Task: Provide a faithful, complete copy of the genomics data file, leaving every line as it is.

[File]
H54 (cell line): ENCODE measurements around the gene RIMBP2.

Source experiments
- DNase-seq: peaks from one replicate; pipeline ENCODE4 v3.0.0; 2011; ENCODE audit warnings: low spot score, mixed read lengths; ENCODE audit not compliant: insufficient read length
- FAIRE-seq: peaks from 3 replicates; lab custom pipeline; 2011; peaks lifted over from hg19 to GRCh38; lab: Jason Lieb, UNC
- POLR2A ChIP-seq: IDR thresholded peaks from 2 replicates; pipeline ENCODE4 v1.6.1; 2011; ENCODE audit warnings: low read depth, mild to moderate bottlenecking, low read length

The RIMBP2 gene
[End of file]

H54 (cell line): ENCODE measurements around the gene RIMBP2.

Source experiments
- DNase-seq: peaks from one replicate; pipeline ENCODE4 v3.0.0; 2011; ENCODE audit warnings: low spot score, mixed read lengths; ENCODE audit not compliant: insufficient read length
- FAIRE-seq: peaks from 3 replicates; lab custom pipeline; 2011; peaks lifted over from hg19 to GRCh38; lab: Jason Lieb, UNC
- POLR2A ChIP-seq: IDR thresholded peaks from 2 replicates; pipeline ENCODE4 v1.6.1; 2011; ENCODE audit warnings: low read depth, mild to moderate bottlenecking, low read length

The RIMBP2 gene